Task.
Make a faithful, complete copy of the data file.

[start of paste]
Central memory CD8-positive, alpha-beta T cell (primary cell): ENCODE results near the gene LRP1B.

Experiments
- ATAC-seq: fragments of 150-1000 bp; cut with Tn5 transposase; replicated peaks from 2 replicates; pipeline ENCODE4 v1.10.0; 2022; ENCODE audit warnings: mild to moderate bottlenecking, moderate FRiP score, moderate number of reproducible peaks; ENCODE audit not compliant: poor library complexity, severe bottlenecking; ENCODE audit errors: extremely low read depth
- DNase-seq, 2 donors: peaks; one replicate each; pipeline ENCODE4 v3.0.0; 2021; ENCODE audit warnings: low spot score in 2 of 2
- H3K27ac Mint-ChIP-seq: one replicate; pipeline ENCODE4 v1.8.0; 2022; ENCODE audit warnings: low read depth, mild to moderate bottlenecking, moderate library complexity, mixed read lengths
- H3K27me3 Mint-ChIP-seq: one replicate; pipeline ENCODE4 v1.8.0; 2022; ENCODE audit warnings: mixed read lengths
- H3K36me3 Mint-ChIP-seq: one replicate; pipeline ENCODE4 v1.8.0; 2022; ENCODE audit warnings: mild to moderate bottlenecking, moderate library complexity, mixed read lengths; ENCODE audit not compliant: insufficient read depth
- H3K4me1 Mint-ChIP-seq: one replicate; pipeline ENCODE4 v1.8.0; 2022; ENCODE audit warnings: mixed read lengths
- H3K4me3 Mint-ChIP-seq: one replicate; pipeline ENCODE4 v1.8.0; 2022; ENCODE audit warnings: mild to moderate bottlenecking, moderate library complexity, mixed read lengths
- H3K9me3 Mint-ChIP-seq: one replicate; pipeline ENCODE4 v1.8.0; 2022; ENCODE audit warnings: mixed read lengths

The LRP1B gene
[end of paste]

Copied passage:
Central memory CD8-positive, alpha-beta T cell (primary cell): ENCODE results near the gene LRP1B.

Experiments
- ATAC-seq: fragments of 150-1000 bp; cut with Tn5 transposase; replicated peaks from 2 replicates; pipeline ENCODE4 v1.10.0; 2022; ENCODE audit warnings: mild to moderate bottlenecking, moderate FRiP score, moderate number of reproducible peaks; ENCODE audit not compliant: poor library complexity, severe bottlenecking; ENCODE audit errors: extremely low read depth
- DNase-seq, 2 donors: peaks; one replicate each; pipeline ENCODE4 v3.0.0; 2021; ENCODE audit warnings: low spot score in 2 of 2
- H3K27ac Mint-ChIP-seq: one replicate; pipeline ENCODE4 v1.8.0; 2022; ENCODE audit warnings: low read depth, mild to moderate bottlenecking, moderate library complexity, mixed read lengths
- H3K27me3 Mint-ChIP-seq: one replicate; pipeline ENCODE4 v1.8.0; 2022; ENCODE audit warnings: mixed read lengths
- H3K36me3 Mint-ChIP-seq: one replicate; pipeline ENCODE4 v1.8.0; 2022; ENCODE audit warnings: mild to moderate bottlenecking, moderate library complexity, mixed read lengths; ENCODE audit not compliant: insufficient read depth
- H3K4me1 Mint-ChIP-seq: one replicate; pipeline ENCODE4 v1.8.0; 2022; ENCODE audit warnings: mixed read lengths
- H3K4me3 Mint-ChIP-seq: one replicate; pipeline ENCODE4 v1.8.0; 2022; ENCODE audit warnings: mild to moderate bottlenecking, moderate library complexity, mixed read lengths
- H3K9me3 Mint-ChIP-seq: one replicate; pipeline ENCODE4 v1.8.0; 2022; ENCODE audit warnings: mixed read lengths

The LRP1B gene